5 Top Fall Birding Locations on the East Coast

The Northeast is known for its autumn foliage, but don’t forget to look for the birds, too. This fall, consider a visit to one of these excellent birding locations!

What makes the East Coast one of the best fall birding locations? Hundreds of species migrate along the East Coast for their journeys south. Some people call it the avian superhighway. Here are a few of our favorite spots to see friendly fliers each fall.

Hawkwatch at Cape May Point State Park

Known as the raptor capital of North America, New Jersey’s Cape May Peninsula sees thousands of these birds during fall migration. A Cape May Bird Observatory hawk counter sits atop a platform and tracks hawks each day from sunrise to 5 p.m. Learn more at cmboviewfromthefield.blogspot.com, where the research team blogs about each day’s counts.

Lakes Region of New Hampshire

The foothills of the White Mountains boast some of the state’s best autumn scenery. Both leaf-peepers and bird-watchers will revel in the fall show. Be sure to check out Moultonborough’s Loon Center and Markus Wildlife Sanctuary, loon.org/loon-center.php.

Outer Cape Cod in Massachusetts

This perennially popular area has several fall hot spots. Check out Cape Cod National Seashore, Wellfleet Bay Wildlife Sanctuary and Monomoy National Wildlife Refuge. You’ll find information at nps.gov/caco.

Connecticut’s Long Island Sound

Milford Point on the sound’s north shore is one of the best bird-watching spots in the state. More than 300 bird species have been spotted there, and it’s the place to be for fall migration. Visit ctaudubon.org to see when fall bird banding is in full swing and for other events.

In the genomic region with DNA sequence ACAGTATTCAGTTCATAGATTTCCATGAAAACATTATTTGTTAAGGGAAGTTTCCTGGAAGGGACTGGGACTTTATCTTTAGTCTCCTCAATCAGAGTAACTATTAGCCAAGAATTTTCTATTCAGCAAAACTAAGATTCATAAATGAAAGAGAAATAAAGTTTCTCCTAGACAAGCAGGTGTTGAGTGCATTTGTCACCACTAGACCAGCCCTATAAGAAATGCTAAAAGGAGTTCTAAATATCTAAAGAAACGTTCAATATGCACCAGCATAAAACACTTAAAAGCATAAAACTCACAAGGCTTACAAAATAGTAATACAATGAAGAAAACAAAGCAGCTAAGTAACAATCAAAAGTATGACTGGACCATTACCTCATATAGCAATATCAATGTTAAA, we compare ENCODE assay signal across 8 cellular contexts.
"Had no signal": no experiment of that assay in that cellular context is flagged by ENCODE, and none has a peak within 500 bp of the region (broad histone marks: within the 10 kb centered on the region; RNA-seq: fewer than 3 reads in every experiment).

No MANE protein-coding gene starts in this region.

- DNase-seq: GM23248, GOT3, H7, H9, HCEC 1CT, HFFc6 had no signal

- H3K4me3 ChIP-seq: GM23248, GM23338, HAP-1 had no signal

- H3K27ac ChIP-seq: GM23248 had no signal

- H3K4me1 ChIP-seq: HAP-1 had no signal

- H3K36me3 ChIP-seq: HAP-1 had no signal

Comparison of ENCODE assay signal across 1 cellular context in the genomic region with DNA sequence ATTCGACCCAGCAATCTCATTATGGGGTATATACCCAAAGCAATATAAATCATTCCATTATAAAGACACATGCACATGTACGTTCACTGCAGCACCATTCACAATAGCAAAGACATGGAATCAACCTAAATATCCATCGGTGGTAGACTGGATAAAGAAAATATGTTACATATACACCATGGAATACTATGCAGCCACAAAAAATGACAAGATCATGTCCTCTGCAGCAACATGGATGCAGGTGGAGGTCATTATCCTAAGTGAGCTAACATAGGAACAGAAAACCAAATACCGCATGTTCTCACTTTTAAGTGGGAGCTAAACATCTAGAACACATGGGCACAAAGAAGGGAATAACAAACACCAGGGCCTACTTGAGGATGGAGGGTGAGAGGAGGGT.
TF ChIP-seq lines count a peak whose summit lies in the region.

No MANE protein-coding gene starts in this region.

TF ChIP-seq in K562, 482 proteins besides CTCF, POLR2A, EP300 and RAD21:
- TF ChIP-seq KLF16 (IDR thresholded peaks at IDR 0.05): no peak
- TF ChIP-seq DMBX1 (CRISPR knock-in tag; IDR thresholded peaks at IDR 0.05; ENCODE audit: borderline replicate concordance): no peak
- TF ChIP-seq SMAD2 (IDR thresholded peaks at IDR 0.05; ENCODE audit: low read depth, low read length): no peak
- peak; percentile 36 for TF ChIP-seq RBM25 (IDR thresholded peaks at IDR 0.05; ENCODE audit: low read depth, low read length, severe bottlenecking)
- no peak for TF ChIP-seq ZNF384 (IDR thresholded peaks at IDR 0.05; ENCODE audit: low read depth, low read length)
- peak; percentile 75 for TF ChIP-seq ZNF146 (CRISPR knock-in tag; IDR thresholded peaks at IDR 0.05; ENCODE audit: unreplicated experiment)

New Jersey’s Cape May Peninsula

Fall birding here is so fantastic that for almost seven decades they’ve had a big party to celebrate it. Field trips friendly to birders of all levels are available. Get more festival information at birdcapemay.org.

Fall Birding Locations on the East CoastSteve Byland
Peregrine falcon

11 Fall Raptors to Spot in the East

1.   Peregrine falcon
2.   Cooper’s hawk
3.   American goshawk
4.   Red-tailed hawk
5.   Red-shouldered hawk
6.   Broad-winged hawk
7.   Rough-legged hawk
8.   Northern harrier
9.   Sharp-shinned hawk
10. Merlin
11. American kestrel

Kirsten Schrader
Kirsten has more than 15 years of experience writing and editing birding and gardening content. As content director of Birds & Blooms, she leads the team of editors and freelance writers sharing tried-and-true advice for nature enthusiasts who love to garden and feed birds in their backyards. Since joining Birds & Blooms 17 years ago, Kirsten has held roles in digital and print, editing direct-to-consumer books, running as many as five magazines at a time, and managing special interest publications. Kirsten has traveled to see amazing North American birds and attended various festivals, including the Sedona Hummingbird Festival, the Rio Grande Bird Festival, The Biggest Week in American Birding Festival, and the Cape May Spring Festival. She has also witnessed the epic sandhill crane migration while on a photography workshop trip to Colorado. Kirsten has participated in several GardenComm and Outdoor Writers Association of America annual conferences and is a member of the Wisconsin Society for Ornithology. When she's not researching, writing, and editing all things birding and gardening, Kirsten is enjoying the outdoors with her nature-loving family. She and her husband are slowly chipping away at making their small acreage the backyard of their dreams.